Allies and Morrison, Architecture, Heritage, Madinat Al Irfan, Masterplan, Oman, Urbanism

New images and details revealed for Allies and Morrison’s Oman city masterplan

Allies and Morrison has revealed new renderings of its Madinat Al Irfan masterplan; a new city for Oman which will be built around a desert valley.

The project recently won the Big Urban Major Projects Award at the 16th MIPIM Architectural Review Future Project Awards, and will be developed over the course of 30 years.

The 624 hectares project will be able to house a living, working, and visiting population of 280,000.

The architects’ aim is to retain the landscape, using the valley as the centre of the masterplan with a series of bridges that connects the city’s various neighbourhoods or ‘towns’ across the wadi itself.

The neighbourhoods will involve a dense network of streets, which according to the architects, “embraces Omani culture and heritage by learning from the past to inform a future built environment.”

“The new city has grown out of an understanding of the geography and culture with a wadi at its heart,” the architects said.

“Understanding the symbolic importance of the wadis in Omani culture and making best use of its particular terrain, the whole development has been structured around their setting, with small grain villages located in the areas of increased topography, and urban centres in the plateau-like areas of the site, each with their own distinct character.”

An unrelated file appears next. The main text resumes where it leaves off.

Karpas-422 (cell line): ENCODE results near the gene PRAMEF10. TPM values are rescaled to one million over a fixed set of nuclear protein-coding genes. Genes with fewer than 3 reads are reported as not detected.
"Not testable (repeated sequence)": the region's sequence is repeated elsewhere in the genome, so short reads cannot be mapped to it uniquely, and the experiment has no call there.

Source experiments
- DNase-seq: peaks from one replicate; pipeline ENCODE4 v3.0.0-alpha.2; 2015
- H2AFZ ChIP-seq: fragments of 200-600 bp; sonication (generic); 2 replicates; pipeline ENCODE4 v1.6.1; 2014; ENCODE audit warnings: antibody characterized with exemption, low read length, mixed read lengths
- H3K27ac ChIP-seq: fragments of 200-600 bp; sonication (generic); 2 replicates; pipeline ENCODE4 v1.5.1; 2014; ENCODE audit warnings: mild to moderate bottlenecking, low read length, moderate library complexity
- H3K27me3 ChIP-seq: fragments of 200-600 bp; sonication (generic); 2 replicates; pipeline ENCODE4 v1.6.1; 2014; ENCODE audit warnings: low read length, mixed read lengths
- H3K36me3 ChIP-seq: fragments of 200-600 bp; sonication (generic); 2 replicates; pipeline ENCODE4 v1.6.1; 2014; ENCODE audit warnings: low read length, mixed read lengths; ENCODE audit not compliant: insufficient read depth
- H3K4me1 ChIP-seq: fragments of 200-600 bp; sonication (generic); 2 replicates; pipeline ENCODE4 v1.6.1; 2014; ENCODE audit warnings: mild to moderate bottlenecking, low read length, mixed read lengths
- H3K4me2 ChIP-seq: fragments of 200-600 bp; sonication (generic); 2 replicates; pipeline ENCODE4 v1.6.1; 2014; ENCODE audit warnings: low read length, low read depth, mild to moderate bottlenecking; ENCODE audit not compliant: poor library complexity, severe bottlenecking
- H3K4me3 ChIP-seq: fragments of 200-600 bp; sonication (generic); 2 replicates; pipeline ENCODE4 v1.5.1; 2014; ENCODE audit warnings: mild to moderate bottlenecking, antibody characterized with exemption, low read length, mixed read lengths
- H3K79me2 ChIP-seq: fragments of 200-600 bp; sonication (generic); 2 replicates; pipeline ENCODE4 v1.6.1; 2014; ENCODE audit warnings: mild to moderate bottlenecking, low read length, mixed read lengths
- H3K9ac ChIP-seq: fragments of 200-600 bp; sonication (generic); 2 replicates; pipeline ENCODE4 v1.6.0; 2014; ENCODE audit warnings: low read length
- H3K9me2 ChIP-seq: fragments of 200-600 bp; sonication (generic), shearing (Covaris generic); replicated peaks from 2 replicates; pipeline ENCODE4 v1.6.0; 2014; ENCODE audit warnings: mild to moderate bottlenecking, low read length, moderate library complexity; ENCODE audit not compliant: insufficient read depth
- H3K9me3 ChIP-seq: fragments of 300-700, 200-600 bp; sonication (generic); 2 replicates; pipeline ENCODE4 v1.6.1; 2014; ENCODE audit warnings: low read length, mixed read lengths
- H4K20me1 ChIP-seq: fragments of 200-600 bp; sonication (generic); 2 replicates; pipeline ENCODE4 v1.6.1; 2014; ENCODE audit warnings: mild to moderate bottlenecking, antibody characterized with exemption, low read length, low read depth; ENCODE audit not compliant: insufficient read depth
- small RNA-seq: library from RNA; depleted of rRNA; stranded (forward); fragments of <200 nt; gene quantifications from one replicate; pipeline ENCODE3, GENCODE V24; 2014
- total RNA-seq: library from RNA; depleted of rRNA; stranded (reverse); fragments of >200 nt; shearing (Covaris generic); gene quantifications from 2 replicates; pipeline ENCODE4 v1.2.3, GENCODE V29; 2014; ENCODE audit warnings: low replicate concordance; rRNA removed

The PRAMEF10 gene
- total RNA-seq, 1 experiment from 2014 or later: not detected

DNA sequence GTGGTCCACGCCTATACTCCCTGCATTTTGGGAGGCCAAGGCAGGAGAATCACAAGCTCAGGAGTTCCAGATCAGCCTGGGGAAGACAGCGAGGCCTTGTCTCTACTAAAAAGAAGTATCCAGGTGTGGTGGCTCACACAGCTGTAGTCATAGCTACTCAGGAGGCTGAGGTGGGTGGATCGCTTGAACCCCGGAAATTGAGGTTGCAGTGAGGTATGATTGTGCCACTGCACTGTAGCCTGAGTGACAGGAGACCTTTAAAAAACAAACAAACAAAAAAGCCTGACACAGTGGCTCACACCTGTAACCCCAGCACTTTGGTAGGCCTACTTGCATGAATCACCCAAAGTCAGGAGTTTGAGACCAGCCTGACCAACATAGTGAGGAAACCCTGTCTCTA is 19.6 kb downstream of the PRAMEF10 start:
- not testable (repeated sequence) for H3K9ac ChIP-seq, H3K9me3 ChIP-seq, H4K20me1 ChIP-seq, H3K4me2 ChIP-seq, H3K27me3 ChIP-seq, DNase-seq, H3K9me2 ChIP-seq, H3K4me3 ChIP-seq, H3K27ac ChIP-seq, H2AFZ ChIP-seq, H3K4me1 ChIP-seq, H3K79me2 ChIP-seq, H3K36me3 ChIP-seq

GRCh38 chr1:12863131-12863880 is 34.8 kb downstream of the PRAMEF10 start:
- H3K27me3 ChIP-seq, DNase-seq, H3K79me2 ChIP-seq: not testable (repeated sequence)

The architects explained that the bridges “define the character of Irfan”.

“More than crossings, they are place-making elements that act as gathering points and retention of structure, maintaining the water basins, creating an identifiable ‘City of Bridges’.”

The development will include a central business district, a central souk and a mosque. Cultural instituions and hotels will be set on an elevated plateau, while the lower parts of the masterplan will feature various housing structures, alongside a university and a small souk.

Sustainability was integrated into the design from the initial stages, with street layouts compactly designed to allow for natural shading that encourages movement on foot rather than the use of cars, in order to reduce carbon emissions.